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I have some javascript:

eval('var incomingJSON =' + ajaxObj.responseText);
for (p in incomingJSON.common) {
    document.getElementById(p).value = incomingJSON.common.p;
}

where ajaxObject.responseText is:

{
    "common": {
        "item1": "1",
        "item2": "2",
        "item3": "3",
        "item4": "4",
        "item5": "5" 
    }
}

The following line works:

document.getElementById(item1).value = incomingJSON.common.item1;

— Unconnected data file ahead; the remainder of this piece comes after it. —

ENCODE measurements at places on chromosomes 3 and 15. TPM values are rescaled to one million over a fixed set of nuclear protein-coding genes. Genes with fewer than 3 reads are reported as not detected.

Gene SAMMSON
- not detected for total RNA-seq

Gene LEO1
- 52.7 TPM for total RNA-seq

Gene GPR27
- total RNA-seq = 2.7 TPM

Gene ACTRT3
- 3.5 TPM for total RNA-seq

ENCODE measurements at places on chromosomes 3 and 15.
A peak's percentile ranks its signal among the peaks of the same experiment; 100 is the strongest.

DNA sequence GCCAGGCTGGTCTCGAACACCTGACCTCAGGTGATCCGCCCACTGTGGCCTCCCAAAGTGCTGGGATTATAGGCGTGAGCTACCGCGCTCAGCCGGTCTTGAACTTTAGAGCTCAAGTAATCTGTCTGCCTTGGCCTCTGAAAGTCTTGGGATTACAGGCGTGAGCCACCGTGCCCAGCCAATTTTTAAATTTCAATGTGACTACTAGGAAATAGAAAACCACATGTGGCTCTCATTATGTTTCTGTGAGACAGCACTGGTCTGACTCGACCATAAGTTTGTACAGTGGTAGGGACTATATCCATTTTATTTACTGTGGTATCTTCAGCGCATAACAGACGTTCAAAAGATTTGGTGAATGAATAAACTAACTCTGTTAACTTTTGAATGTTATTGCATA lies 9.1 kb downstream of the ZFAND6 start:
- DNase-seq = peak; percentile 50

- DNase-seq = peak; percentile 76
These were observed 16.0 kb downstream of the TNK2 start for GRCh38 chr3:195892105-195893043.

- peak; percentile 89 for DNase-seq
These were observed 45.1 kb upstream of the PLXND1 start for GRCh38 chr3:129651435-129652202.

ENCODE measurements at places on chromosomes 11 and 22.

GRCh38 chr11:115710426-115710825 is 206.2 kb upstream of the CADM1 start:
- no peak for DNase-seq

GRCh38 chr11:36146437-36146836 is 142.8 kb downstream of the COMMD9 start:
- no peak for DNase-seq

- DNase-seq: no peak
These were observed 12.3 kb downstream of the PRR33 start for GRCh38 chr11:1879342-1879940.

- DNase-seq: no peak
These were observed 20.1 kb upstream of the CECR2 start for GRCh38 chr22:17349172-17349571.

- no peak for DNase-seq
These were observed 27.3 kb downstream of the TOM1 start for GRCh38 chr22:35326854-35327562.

However, incomingJSON.common.p evaluates to "undefined". The left side of the assign works fine. What's the proper way to access the value in that object given the correct name?

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1 Answer 1

up vote 1 down vote accepted

I think you're looking for the bracket notation syntax:

document.getElementById(p).value = incomingJSON.common[p];
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1  
It's called bracket notation. Calling it array notation can lead to confusion, so please don't. developer.mozilla.org/en/Core_JavaScript_1.5_Reference/… –  Quentin Nov 3 '09 at 16:35
    
I knew it was going to be easy. Thanks. –  Jeff Lamb Nov 3 '09 at 16:39

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